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• Level: GCSE
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# Mathematics statistics coursework. The aim of this coursework is to compare the length of words in a broadsheet newspaper

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Introduction

Introduction

I am now going to start my mathematics statistics coursework. The aim of this coursework is to compare the length of words in a broadsheet newspaper to the length of words in a tabloid newspaper.

My first hypothesis is that in this investigation the broadsheet newspaper should contain longer words than the tabloid newspaper. I think this because in my opinion broadsheet newspapers are aimed at higher class and more intelligent people than tabloid newspapers are so the broadsheet newspaper should contain longer words.

My second hypothesis is that the broadsheet newspaper will have longer words in the reader’s letters than the tabloid newspaper does. The reason why I think this is because I think broadsheet newspapers are aimed at more intelligent people so if more intelligent people buy broadsheet newspapers than tabloid newspapers the broadsheets reader’s letters should contain longer words. In this investigation I will test my 2 hypotheses and I will find out whether or not they are correct.

Middle

To get the next 2 sets of 100 words we will both use the random button on our calculators in order to pick a random page from our newspapers. In my newspaper, the ‘Daily Mirror’ there is 76 pages. So in my calculator I would type randomx76, this would then give me a random page number from 1 to 76. From the random page picked I will then collect my next 100 words. Problems I could come across whilst randomly picking a page is that if the page selected is an advertisement page, a TV guide, a racing page or crosswords they cannot then be used so I would have to keep using the random button until it selects a suitable page. If on the page selected there is more than one article I would then have to use the random button again to randomly select one of those articles. Once both the page number and the article on that page has been

Conclusion

Once all of this has been completed I will then start the extension task for my coursework. I will obtain my information for the readers letters from the tabloid newspaper and Kieran will do the same for the broadsheet newspaper. This time instead of finding 200 words we will only find 100. Everything else we will do the same. For example the mode, range and mean, dual bar chart, cumulative frequency, box plots etc.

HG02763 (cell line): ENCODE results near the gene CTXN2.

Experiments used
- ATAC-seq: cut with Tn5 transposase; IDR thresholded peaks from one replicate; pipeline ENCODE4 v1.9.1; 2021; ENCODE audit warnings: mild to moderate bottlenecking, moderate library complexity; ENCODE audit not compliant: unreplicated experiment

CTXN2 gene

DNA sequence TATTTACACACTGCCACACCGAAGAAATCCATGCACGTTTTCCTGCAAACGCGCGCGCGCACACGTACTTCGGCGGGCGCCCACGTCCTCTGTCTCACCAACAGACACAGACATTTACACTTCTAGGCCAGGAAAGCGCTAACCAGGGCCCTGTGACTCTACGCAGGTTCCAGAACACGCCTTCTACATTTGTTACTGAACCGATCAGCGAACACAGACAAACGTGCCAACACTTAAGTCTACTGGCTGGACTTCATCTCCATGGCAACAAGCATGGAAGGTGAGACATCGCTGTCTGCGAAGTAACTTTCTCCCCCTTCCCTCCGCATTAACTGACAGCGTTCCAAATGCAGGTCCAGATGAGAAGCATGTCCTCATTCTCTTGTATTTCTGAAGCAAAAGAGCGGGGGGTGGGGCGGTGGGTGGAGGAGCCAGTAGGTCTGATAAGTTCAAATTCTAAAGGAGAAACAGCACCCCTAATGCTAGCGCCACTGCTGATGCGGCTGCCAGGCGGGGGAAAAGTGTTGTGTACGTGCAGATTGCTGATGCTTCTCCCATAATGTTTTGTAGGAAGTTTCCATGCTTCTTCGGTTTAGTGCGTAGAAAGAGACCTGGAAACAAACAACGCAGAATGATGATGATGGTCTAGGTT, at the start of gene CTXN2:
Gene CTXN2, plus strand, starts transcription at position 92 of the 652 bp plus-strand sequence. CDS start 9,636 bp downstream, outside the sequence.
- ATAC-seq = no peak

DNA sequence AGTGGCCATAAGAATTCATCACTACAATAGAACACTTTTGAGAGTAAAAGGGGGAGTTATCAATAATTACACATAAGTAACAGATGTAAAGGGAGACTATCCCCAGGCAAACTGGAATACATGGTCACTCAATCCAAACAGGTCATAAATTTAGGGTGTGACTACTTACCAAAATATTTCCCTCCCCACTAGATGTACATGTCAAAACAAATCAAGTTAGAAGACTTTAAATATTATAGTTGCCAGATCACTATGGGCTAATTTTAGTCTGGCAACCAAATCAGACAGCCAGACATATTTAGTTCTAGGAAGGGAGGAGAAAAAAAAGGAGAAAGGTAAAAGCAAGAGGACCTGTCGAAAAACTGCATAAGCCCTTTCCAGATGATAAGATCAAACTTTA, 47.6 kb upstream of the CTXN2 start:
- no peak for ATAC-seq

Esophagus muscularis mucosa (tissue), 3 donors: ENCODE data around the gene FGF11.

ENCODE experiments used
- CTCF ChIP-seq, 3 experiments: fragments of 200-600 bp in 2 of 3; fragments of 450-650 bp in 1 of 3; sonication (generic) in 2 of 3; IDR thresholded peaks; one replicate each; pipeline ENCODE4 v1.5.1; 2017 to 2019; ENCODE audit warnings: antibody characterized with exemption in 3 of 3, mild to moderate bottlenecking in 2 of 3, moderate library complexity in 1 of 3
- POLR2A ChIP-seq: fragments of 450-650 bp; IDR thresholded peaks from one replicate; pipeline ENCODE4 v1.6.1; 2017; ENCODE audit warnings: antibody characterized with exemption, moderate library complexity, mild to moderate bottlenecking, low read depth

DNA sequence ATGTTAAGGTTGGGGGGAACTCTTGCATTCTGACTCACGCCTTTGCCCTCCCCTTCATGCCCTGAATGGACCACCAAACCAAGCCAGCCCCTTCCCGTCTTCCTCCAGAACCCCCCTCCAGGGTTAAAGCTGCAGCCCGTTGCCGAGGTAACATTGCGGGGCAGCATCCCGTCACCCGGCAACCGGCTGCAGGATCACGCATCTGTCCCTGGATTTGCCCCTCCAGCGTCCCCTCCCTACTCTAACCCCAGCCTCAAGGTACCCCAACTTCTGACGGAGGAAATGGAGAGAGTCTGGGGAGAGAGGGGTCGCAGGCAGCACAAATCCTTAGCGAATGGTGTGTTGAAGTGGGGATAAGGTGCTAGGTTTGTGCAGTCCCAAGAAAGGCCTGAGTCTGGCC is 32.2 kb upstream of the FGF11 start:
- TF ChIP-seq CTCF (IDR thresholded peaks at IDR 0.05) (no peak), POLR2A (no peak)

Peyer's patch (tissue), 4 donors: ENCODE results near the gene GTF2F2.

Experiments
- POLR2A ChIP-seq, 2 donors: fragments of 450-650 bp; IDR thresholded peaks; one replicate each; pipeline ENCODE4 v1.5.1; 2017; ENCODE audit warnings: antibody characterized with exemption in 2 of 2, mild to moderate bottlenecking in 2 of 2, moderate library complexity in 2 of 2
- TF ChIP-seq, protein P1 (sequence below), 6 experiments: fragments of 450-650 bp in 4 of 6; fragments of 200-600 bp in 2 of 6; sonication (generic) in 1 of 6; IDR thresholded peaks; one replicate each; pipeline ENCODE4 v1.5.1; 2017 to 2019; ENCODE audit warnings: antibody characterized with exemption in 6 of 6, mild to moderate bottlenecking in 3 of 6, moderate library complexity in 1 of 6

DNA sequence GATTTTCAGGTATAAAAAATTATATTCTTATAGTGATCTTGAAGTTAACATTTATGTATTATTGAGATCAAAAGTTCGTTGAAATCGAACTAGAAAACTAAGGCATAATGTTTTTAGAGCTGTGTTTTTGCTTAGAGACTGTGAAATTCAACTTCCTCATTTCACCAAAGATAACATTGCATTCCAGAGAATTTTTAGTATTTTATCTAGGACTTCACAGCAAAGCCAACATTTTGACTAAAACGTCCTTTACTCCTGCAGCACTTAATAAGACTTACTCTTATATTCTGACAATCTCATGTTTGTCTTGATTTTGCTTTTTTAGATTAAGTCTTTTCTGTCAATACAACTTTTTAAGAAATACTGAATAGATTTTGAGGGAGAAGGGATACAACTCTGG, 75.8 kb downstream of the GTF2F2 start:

By Jonathan McCabe

This student written piece of work is one of many that can be found in our GCSE Comparing length of words in newspapers section.

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# Related GCSE Comparing length of words in newspapers essays

1. ## Write a hypothesis about the length of words in newspapers and magazines.

to prove the new hypothesis: The quality magazine will have longer words than the tabloid newspaper. However, from the analysis of the graphs and manipulation of the raw data it was found that my hypothesis was to be incorrect. The tabloid newspaper was found to have longer words in the selected article than the upper market magazine.

2. ## &amp;quot;Broadsheet newspapers have a longer average word length than tabloid newspapers&amp;quot;

quartiles and the interquartile range of the length of words for each type of newspaper. The reason for using the interquartile range rather than just the range is because the interquartile range discards any extreme values that may sway results.

1. ## Outline any differences between Tabloid and Broadsheet Newspapers in terms of word length, sentence ...

with almost half of the newspaper consisting of pictures and the other half of text, whereas Broadsheet Newspapers definitely contain almost four times as much text in the whole newspaper than pictures. This is probably because Broadsheet Newspapers are directed towards a profession or business class audience and so articles

2. ## Maths Statistical Coursework

Therefore the interquartile range was 0.95. A piece of data retrieved from the table is that the mean syllables per word within this paper, the Daily Mail, was; 1.51. Daily Star Again, following is the box and whisker plot which summarises what is shown in the cumulative frequency graph.

1. ## GCSE Statistics Coursework

46.6258% of the articles in the Daily Mail are adverts while on the other hand 49.28571% of the Daily Mirror articles are adverts. I will now need to use this information to make a composite bar chart. The composite bar chart will visually show this chart, however it will not

2. ## Maths Coursework

then times the two figures together. You can then measure the width and length of the main headline of the page, and times the two together to calculate the area of the headline. To calculate the percentage of the page as a whole, I must take the headline area; divide it by the area of the whole front page, then times by 100.

1. ## Maths CourseWork

Reasons always given for method chosen ? Each time more is found out about the data ? Score 9 Calculations ?

2. ## Maths Statistics Coursework on the Readability of a Tabloid Newspaper Compared to a Broadsheet

14 2 11 3 15 ?f = 100 3 21 ?f = 100 4 11 ?fx = 518 4 13 ?fx = 478 5 10 ?fx� = 3341 5 7 ?fx� = 2941 6 11 Mean = 5.18 6 14 Mean = 4.78 7 15 Standard Deviation = 2.565 7

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